The Houston Texans have acquired one-year wonder running back David Johnson and change for arguably the best wide receiver in the NFL in DeAndre Hopkins. Every surprised-face emoji in the book doesn’t do justice to the collective shock around the fantasy football world right now.
The two sides of the deal break down as follows:
What Arizona gets
Nuk has proven to be successful with a mobile quarterback, posting elite numbers while paired with Deshaun Watson. As a player, Arizona lands:
- Possibly the best combination of receiver and blocker in the NFL
- The surest hands in the game for quarterback Kyler Murray
- A real heir apparent to Larry Fitzgerald beyond 2020
- The ability to unleash the true Air Raid system
At only 27 years old, Hopkins is in the prime of his career. He has missed two career games, despite nagging injuries in recent times, but his grit is apparent even when I don’t wear my glasses.
There’s no need to rehash all of the specific stats posted by Hopkins in his career. His fantasy ranking among PPR wide receivers speaks for itself:
- 5th in 15 games in 2019
- 1st in 2018 (16 games)
- 1st in 2017 (15 games)
Hopkins will remain among the best fantasy football options, regardless of positions, and is a lock in the first round of PPR drafts. The biggest winner is Murray, and he goes from being an erratic QB1 whose legs bailed him out a great deal to a second-year passer on the verge of exploding.
The transition tagging of running back Kenyan Drake means he’ll be “the guy” in the backfield but share touches with Chase Edmonds. As a result, the Cardinals are off of the hook for DJ’s ridiculous contract — money that could bolster the defense and O-line. These moves ultimately suggest the Air Raid will be carpet-bombing its competition in 2020.
A view from Houston’s side
What. The. $%@#.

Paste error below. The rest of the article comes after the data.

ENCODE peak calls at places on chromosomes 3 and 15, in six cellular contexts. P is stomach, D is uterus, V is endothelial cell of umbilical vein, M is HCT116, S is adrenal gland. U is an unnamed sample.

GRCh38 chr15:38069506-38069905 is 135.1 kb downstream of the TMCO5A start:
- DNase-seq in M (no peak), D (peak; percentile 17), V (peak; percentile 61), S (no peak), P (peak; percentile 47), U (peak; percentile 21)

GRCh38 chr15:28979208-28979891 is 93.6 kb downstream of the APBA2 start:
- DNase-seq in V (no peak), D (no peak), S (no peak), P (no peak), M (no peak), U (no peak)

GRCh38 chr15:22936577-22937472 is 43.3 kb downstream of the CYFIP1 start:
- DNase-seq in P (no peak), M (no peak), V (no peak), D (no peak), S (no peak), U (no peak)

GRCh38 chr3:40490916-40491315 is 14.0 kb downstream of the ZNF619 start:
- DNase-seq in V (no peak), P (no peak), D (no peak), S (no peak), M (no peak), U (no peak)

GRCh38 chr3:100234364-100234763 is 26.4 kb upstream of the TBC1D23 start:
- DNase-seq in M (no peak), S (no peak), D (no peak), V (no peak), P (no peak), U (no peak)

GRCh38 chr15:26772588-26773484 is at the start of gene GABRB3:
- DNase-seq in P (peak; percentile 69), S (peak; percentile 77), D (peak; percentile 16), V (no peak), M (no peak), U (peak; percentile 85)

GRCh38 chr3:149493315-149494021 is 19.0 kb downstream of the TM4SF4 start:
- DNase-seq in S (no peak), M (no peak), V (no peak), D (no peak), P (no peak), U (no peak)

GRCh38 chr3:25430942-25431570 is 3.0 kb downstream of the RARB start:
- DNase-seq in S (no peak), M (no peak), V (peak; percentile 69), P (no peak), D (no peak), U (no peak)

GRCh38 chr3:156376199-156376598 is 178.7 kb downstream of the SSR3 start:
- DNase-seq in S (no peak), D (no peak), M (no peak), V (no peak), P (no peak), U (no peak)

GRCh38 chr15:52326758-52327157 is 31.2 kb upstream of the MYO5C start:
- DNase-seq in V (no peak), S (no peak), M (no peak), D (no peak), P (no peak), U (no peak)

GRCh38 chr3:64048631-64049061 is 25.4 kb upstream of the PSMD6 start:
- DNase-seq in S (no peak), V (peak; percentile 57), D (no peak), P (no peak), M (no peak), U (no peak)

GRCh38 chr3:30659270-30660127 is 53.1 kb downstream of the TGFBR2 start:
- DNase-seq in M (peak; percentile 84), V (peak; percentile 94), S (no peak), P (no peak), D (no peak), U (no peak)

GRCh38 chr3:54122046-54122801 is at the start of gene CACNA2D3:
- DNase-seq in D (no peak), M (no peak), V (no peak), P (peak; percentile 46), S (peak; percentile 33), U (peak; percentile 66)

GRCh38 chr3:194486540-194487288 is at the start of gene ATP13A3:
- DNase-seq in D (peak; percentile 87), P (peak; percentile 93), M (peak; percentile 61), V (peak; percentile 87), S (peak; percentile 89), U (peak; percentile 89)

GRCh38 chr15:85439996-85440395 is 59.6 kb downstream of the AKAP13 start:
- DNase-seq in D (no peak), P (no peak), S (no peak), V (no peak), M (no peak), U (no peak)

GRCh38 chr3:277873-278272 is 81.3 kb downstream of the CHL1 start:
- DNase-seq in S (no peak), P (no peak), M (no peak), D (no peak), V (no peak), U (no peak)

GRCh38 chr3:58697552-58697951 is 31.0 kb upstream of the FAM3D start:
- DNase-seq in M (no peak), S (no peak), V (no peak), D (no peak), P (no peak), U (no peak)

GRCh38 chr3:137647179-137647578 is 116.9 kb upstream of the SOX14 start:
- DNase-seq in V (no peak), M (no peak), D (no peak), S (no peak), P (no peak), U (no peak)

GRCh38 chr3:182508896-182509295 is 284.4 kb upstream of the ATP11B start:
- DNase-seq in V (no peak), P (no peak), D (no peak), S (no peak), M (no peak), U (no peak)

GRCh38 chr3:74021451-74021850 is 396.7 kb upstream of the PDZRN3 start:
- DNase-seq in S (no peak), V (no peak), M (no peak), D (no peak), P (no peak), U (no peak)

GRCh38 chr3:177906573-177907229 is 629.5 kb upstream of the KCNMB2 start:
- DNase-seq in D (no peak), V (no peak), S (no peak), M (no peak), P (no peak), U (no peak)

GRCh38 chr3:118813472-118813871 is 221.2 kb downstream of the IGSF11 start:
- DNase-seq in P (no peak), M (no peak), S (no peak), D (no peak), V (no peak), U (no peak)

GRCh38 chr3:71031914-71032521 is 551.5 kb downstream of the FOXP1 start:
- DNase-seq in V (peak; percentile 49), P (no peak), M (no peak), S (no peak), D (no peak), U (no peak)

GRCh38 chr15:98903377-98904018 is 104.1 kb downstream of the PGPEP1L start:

Johnson had one insanely productive year in 2016 and then fractured his wrist in the opener of the following season, and he hasn’t been the same guy since. Is he nervous to take a shot? Did the fantasy community overvalue his talent based on one otherworldly fantasy season? Was he a poor fit for last year’s Arizona offense? A blend of all is most likely the case.
Fantasy footballers should have limited confidence in Johnson as anything more than a weak RB2, but one has to wonder if they will see anything close to that level of play. Carlos Hyde checked in as a competent second back in 2019, and Houston’s suspect passing game without Hopkins means more attention will be focused on the backfield. (Hyde turning down a deal to return may tell a more interesting tale after today’s trade, but that’s a story for another time.)
Speaking of those receivers, one has to assume the Texans intend to add a stable veteran to fill the void of Hopkins being dealt, but there’s also a slim chance of landing a wideout in a trade. Rolling with what we know, Will Fuller, Kenny Stills and Keke Coutee are the top wideouts in Houston right now. Yikes.
Houston could be angling toward a power-running approach and help make up some of the target loss with the versatile Johnson, as well as throw more to the tight end position. Fuller staying healthy is a gamble no one should be inclined to make, yet the math suggests he is bound to play a full season sooner or later. Coutee has flashed but couldn’t secure a top-three spot last year when Fuller was out, and Stills is a complementary piece entering the decline of his athleticism.
Watson’s fantasy value tanks to barely startable right now, but it is subject to change if some in the conversation of Hopkins’ skill set comes into the mix (perhaps a trade for Odell Beckham Jr. or a signing of Antonio Brown). It seems like a wash, at best, if not a downgrade to throw a bunch of money at Amari Cooper when Nuk already was under contract. Any which way one looks at the situation, it definitely feels like there’s more to come for Houston.